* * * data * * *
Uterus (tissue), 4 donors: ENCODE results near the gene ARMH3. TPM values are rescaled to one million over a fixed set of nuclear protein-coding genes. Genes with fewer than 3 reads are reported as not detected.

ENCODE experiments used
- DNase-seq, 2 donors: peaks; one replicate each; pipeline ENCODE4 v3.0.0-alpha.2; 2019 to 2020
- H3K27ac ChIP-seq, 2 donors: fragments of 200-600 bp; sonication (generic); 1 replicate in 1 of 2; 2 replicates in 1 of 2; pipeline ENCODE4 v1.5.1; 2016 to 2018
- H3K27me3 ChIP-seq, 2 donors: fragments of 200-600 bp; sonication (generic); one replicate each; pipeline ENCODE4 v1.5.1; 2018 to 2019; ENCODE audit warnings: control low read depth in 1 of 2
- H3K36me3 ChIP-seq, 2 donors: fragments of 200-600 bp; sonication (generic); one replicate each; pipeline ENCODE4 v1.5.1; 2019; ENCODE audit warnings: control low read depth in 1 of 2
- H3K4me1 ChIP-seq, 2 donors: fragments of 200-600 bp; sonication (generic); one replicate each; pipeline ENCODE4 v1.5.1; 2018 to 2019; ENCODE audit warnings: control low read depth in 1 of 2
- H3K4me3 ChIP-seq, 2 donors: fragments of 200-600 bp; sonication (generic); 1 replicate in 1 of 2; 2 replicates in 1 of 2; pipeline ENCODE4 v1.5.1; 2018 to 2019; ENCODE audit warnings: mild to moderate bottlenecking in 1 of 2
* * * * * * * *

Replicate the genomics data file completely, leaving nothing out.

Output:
Uterus (tissue), 4 donors: ENCODE results near the gene ARMH3. TPM values are rescaled to one million over a fixed set of nuclear protein-coding genes. Genes with fewer than 3 reads are reported as not detected.

ENCODE experiments used
- DNase-seq, 2 donors: peaks; one replicate each; pipeline ENCODE4 v3.0.0-alpha.2; 2019 to 2020
- H3K27ac ChIP-seq, 2 donors: fragments of 200-600 bp; sonication (generic); 1 replicate in 1 of 2; 2 replicates in 1 of 2; pipeline ENCODE4 v1.5.1; 2016 to 2018
- H3K27me3 ChIP-seq, 2 donors: fragments of 200-600 bp; sonication (generic); one replicate each; pipeline ENCODE4 v1.5.1; 2018 to 2019; ENCODE audit warnings: control low read depth in 1 of 2
- H3K36me3 ChIP-seq, 2 donors: fragments of 200-600 bp; sonication (generic); one replicate each; pipeline ENCODE4 v1.5.1; 2019; ENCODE audit warnings: control low read depth in 1 of 2
- H3K4me1 ChIP-seq, 2 donors: fragments of 200-600 bp; sonication (generic); one replicate each; pipeline ENCODE4 v1.5.1; 2018 to 2019; ENCODE audit warnings: control low read depth in 1 of 2
- H3K4me3 ChIP-seq, 2 donors: fragments of 200-600 bp; sonication (generic); 1 replicate in 1 of 2; 2 replicates in 1 of 2; pipeline ENCODE4 v1.5.1; 2018 to 2019; ENCODE audit warnings: mild to moderate bottlenecking in 1 of 2